News | April 01, 2011

Portable Brain Imaging System can Rapidly Detect Stroke

April 1, 2011 – Jan Medical announced that clinical data related to its portable brain imaging system were disclosed at the Society of Interventional Radiology Annual Meeting. The data demonstrated a breakthrough in detecting strokes.

The system is designed for the diagnosis of traumatic brain injury, including concussions.
Diagnosis utilizing the device takes minutes. It emits no energy into the brain and is therefore positioned as a “Non-Significant Risk” in clinical trial protocols. Continuous monitoring options include hours, days or weeks until the condition is resolved or requires intervention. All other brain imaging alternatives, such as CT and MRI, are snapshots.

Kieran J. Murphy, M.D., vice chair and deputy chief of medical imaging and director of medical imaging research at the University of Toronto presented the data.

“Our study validates that the Jan Medical system represents a new paradigm for detecting, diagnosing and monitoring of stroke,” said Murphy. “The small size, portability and rapidity of imaging will allow diagnosis of stroke victims in minutes, which in turn will allow for stroke triage outside of a hospital setting, thus further reducing the time to initial treatment—which should dramatically improve patient outcomes.”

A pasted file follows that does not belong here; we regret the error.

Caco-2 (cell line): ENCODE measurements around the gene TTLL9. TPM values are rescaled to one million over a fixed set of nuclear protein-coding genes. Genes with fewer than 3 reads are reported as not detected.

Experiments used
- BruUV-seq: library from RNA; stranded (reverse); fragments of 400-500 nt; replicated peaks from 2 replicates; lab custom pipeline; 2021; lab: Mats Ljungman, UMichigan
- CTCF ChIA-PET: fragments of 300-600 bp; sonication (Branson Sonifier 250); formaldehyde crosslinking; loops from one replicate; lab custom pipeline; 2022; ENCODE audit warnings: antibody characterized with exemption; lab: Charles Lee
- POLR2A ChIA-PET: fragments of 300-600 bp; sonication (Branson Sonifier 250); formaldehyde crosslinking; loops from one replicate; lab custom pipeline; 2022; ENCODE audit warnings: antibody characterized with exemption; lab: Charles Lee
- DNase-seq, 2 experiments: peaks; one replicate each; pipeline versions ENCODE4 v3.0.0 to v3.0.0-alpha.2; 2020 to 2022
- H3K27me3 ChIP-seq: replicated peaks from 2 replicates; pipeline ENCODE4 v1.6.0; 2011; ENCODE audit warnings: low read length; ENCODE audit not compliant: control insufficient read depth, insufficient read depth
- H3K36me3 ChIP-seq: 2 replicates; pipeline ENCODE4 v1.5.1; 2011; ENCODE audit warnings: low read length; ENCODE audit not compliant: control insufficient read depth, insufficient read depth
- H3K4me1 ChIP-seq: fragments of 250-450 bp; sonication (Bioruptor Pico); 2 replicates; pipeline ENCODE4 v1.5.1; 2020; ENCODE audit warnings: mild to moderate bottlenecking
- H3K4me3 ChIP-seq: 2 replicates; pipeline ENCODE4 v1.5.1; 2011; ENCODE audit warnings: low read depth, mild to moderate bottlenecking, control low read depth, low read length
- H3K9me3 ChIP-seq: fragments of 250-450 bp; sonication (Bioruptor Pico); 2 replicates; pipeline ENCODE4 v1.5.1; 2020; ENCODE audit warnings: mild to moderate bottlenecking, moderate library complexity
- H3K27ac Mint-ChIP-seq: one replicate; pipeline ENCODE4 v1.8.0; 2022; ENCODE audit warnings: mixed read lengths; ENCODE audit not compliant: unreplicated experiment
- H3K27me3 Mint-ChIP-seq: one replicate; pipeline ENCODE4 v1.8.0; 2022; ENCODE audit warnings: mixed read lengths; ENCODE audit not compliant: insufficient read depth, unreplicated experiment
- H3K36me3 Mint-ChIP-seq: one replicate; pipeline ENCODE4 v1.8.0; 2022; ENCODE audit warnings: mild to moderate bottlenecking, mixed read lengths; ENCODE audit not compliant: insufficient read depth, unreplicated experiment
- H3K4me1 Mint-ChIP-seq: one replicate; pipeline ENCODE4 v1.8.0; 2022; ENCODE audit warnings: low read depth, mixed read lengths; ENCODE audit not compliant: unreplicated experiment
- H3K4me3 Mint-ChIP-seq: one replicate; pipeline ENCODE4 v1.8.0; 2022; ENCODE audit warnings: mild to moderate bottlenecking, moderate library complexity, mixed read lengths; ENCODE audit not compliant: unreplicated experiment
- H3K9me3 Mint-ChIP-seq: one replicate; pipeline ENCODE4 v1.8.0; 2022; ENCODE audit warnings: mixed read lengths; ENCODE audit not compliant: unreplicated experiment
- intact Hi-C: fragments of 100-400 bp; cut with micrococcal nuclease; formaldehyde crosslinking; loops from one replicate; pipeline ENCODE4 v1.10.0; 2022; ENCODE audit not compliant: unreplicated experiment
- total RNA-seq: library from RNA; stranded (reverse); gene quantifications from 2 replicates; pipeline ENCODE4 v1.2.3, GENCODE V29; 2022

“Stroke is the third-leading cause of death in the U.S. and the leading cause of disability,” added Paul Lovoi, Ph.D., CEO of Jan Medical. “While some 1.5 million patients present annually with what appear to be stroke symptoms, half of them have actually not had a stroke. We believe that our system can have an enormously favorable impact by empowering healthcare providers to make a reliable assessment of stroke in just minutes. Patient outcomes will then be improved because healthcare providers will have the correct and timely information they need to treat their patients faster, at lower cost and less risk.”

The Jan Medical System is an investigational device in the United States.

For more information: www.janmedical.com

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Brain images that have been pre-reviewed by the Viz.AI artificial intelligence software to identify a stroke. The software automatically sends and alert to the attending physician's smartphone with links to the imaging for a final human assessment to help speed the time to diagnosis and treatment. Depending on the type of stroke, quick action is needed to either activate the neuro-interventional lab or to administer tPA. Photo by Dave Fornell.

Brain images that have been pre-reviewed by the Viz.AI artificial intelligence software to identify a stroke. The software automatically sends and alert to the attending physician's smartphone with links to the imaging for a final human assessment to help speed the time to diagnosis and treatment. Depending on the type of stroke, quick action is needed to either activate the neuro-interventional lab or to administer tPA. Photo by Dave Fornell.

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